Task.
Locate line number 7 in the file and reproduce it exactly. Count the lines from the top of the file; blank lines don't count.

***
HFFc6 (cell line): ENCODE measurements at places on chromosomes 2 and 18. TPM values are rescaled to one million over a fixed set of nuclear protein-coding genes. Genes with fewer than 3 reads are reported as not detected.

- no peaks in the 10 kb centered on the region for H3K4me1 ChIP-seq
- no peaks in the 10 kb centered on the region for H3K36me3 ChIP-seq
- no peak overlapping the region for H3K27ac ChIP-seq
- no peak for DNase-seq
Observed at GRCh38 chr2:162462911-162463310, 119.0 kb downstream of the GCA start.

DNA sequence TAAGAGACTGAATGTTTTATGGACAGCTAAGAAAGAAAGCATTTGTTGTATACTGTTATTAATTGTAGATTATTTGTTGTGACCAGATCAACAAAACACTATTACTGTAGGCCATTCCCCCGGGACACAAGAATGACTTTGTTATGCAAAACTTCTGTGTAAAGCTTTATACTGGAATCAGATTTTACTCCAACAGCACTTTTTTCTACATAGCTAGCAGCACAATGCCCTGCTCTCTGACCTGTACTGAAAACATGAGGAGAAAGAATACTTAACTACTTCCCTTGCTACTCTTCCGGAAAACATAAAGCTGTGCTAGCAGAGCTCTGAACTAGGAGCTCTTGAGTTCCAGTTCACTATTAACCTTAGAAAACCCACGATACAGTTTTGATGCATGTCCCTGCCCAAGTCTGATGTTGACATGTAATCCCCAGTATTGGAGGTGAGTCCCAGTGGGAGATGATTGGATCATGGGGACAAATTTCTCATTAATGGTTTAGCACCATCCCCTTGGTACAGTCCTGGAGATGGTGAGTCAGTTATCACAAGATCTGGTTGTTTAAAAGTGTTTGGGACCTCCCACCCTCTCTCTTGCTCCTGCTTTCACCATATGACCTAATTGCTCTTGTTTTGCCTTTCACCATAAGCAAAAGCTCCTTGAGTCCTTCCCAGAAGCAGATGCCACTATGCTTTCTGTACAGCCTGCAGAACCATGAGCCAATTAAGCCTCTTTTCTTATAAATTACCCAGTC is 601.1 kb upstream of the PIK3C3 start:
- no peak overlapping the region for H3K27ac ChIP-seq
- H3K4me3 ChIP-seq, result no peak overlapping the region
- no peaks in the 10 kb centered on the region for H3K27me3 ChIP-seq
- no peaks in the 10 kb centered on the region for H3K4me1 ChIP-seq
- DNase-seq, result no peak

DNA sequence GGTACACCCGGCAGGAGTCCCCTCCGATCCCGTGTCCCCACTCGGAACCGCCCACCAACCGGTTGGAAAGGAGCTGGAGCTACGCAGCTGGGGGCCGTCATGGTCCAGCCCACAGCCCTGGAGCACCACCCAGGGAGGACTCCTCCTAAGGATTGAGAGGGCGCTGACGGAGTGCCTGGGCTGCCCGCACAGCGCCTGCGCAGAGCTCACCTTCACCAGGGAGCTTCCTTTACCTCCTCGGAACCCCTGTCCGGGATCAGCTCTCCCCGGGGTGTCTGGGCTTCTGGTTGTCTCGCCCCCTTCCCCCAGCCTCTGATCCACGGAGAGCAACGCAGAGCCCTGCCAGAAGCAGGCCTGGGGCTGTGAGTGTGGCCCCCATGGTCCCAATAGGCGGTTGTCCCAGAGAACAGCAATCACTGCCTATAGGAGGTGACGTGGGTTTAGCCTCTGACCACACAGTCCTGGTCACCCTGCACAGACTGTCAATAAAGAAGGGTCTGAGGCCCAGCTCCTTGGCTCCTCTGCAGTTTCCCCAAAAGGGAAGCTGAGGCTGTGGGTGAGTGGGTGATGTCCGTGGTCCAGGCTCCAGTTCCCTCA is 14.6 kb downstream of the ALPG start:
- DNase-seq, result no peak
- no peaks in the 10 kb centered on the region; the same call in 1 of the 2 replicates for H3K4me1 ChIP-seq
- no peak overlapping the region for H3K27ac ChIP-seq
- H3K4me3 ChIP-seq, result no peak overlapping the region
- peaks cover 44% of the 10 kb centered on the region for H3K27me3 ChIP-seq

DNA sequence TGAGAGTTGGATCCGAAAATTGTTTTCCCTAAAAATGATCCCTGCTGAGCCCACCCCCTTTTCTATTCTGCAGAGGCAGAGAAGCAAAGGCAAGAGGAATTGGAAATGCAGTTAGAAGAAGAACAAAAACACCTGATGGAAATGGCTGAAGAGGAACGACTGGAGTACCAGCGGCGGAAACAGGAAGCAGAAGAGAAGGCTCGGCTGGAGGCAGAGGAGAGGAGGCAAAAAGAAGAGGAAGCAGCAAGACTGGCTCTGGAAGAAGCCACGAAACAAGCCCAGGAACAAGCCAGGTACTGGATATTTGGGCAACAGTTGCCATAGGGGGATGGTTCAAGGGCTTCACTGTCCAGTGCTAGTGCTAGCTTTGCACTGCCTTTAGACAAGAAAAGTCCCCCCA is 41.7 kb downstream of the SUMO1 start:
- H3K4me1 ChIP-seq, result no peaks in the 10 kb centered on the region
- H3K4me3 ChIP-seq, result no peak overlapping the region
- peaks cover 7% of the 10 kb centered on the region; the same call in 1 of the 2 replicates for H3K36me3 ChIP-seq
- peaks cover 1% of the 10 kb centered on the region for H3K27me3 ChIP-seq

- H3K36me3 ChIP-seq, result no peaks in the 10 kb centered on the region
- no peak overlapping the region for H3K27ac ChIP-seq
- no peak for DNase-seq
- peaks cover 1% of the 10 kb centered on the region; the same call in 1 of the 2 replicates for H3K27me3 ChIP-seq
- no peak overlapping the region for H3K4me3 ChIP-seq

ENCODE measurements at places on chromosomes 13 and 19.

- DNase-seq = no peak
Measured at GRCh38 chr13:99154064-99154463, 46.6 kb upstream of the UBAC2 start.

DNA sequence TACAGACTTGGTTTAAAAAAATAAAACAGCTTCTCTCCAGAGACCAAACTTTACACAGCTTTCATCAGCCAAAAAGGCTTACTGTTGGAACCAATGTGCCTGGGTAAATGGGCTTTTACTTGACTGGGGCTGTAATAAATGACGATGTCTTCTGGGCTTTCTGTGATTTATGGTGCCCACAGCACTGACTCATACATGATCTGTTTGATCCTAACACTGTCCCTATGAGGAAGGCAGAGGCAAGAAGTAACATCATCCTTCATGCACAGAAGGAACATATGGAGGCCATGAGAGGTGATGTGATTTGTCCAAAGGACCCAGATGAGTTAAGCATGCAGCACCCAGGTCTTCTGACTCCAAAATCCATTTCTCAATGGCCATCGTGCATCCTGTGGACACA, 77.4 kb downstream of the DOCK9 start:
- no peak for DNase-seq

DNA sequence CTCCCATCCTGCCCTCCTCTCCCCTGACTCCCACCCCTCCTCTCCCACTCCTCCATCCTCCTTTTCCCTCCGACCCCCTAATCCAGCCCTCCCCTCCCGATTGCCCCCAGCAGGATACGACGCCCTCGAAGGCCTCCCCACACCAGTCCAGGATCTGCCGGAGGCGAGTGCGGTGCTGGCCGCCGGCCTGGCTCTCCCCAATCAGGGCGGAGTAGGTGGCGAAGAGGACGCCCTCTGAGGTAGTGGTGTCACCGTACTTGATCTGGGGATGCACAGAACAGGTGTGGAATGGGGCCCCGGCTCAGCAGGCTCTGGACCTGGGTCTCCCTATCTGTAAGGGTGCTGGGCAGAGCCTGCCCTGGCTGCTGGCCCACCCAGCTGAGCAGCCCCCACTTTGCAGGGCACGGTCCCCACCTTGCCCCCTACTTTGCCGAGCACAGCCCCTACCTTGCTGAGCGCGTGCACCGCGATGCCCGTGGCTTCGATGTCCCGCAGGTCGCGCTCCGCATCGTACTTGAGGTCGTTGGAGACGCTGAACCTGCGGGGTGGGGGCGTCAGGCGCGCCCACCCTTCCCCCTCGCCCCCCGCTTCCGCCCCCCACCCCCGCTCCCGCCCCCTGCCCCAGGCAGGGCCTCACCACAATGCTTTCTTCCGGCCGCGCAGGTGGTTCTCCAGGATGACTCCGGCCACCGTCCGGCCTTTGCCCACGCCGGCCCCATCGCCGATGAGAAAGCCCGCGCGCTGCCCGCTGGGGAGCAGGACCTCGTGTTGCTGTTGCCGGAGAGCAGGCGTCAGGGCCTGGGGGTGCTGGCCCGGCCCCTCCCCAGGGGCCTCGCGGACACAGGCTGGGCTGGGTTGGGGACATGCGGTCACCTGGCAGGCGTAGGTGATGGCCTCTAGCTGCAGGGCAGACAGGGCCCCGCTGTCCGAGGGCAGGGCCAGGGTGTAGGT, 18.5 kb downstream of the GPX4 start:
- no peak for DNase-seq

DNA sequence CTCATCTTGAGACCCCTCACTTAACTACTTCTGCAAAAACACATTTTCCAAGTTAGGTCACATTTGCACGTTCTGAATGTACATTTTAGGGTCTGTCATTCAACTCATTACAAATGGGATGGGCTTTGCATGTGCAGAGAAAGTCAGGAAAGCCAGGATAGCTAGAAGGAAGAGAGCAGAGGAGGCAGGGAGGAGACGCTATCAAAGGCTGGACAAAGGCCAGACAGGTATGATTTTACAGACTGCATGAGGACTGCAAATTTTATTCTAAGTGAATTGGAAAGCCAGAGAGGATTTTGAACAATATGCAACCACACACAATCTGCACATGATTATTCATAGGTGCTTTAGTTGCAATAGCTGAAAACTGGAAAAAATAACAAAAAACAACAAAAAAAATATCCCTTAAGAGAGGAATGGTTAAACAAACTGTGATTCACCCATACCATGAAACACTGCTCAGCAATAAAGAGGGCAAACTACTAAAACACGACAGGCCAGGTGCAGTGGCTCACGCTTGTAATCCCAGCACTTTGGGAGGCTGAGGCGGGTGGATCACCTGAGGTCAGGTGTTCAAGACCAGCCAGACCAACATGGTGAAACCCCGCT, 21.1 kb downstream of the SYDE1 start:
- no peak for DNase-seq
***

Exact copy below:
DNA sequence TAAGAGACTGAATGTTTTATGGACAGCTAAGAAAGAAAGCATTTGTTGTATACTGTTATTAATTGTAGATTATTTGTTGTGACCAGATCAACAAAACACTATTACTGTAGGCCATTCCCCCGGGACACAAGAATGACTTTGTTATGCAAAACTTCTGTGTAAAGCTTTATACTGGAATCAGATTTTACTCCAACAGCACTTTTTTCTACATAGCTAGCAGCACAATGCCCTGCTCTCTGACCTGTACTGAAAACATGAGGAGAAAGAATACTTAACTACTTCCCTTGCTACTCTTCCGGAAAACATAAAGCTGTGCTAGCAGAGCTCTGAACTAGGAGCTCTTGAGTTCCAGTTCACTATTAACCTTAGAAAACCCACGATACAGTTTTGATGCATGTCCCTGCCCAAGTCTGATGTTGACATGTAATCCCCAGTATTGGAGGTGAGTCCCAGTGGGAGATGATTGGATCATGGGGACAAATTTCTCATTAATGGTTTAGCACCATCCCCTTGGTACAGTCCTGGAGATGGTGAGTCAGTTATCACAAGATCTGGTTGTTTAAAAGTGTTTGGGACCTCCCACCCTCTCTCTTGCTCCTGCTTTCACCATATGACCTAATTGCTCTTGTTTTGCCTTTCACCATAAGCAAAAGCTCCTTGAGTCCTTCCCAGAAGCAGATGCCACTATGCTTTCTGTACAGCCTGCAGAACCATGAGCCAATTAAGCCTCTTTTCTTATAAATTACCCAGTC is 601.1 kb upstream of the PIK3C3 start: